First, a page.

Read Also: Is There An Air Fryer Microwave Combo? Yes, Here Are The 5 Best Ones!

Top Tip: Each microwave yields heat differently, so trial and error will help you figure out the best timeframe. Luckily, thick-cut bacon can handle temperature shifts, so you don’t need to worry much. Just make sure to start checking for doneness a minute or two before the end of the cycle, as a few seconds could be the difference between crisp and burnt.

Frequently Asked Questions

freshly cut smoked bacon rashers

How Thick Is Thick-Cut Bacon?

On average, bacon is considered to be a thick-cut when the slice is thicker than 1/8 of an inch (0.3 cm), compared to the standard thickness of regular bacon, which sits at 1/16 inches (0.15 cm)—twice as thick.

Does Thick-Cut Bacon Get Crispy?

Due to its size, odds are you won’t get thick-cut bacon to turn crispy to the point of being brittle. Regular, thinner bacon reaches that crisp point by losing most of its fat and moisture, and thicker cuts always retain some of it right in the middle.

But while you’ll never get that point of crispiness with thick bacon, it’s perfectly possible to cook it in a manner that makes the outsides and edges crispy and crunchy while the center remains still slightly chewy.

Is Thick-Cut Bacon Better?

Whether or not thick-cut bacon is better is a matter of taste and the recipe you using it for. However, thicker slices carry more flavor due to their meatier texture, which means they may feel more substantial to the palate. Likewise, their bigger surface area gives them a more enhanced smoked taste.

Thick-cut bacon cuts well and allows you to slice it into cubes or lardons to include in macaroni dishes, pasta carbonara, split pea soups, or even salads.

On the other hand, thick-cut bacon also has higher sodium and fat levels, making them slightly unhealthier than the thinner alternatives.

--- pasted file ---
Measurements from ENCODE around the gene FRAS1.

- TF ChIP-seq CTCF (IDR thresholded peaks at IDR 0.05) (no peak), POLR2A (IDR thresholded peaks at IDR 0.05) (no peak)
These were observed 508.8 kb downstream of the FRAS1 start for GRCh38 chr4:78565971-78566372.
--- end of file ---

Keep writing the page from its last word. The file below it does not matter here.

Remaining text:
What Is The Best Thick-Cut Bacon?

The best thick-cut bacon will be the one that is as thick as it advertises, has a healthy balance of fat and meat content, and has the perfect flavor combination of smoky, savory, and slightly salty. 

Some well-loved brands include Benton’s Hickory Smoked Country Bacon, Peter Luger Extra Thick Cut, or Edwards Sliced Hickory-Smoked Peppered Bacon.

How To Cook Extra Thick, Triple Thick Cut, Or Bacon Steak?

Extra-thick, triple-thick, and bacon steak cuts follow the same basic cooking method, regardless of your preferred medium. Each requires medium-to-low heat and extended periods, regularly turning on each side to brown evenly.

If using the oven or a deep fryer, the temperatures range from 370°F to 400°F (188°C-205°C) and require a bare minimum of 10 minutes.

How To Tell When Thick Cut Bacon Is Done?

Much like any other type of bacon, thick-cut rashers are done when their color changes from light pink to a darker brown. Likewise, it should have a slightly crisp edge, and the fat stripes should begin to melt and shrink in size.

Beyond that, you can keep cooking thick-cut bacon to suit your tastes. Due to its thicker size, you should let it sit at a lower temperature for a bit longer, but it is perfectly fine to eat while still chewy, as long as the other signs of doneness remain visible.

What Is Slab Bacon?

Slab bacon is a slab or block of cured and smoked pork belly that has not been cut into strips yet. It is often sold in butcher shops and grocery stores. Slab bacon is the perfect choice for those who like to cut their own rashers. It can be cut into ultra-thin strips or as thick as you prefer.

In Summary

There’s you have it! That’s how you cook thick-cut bacon four ways. Now, if you’re cooking for a crowd and need to cook large quantities of bacon, here are three methods that work every time.

Cured and smoked bacon is a noble ingredient, cooked on its own or in the recipes, and goes absolutely perfect with moist and fluffy scrambled eggs on your breakfast table, as long as you don’t overdo it. Let’s cook bacon the right way and enjoy the meaty, fatty, crispy treat!

About Jen Evansy

Nutritionist, researcher, avid home cook, and writer interested in everything nutrition and food-related. Striving to inform, encourage, and inspire all the readers to make healthy and informed choices when it comes to cooking, food, diet, and nutrition.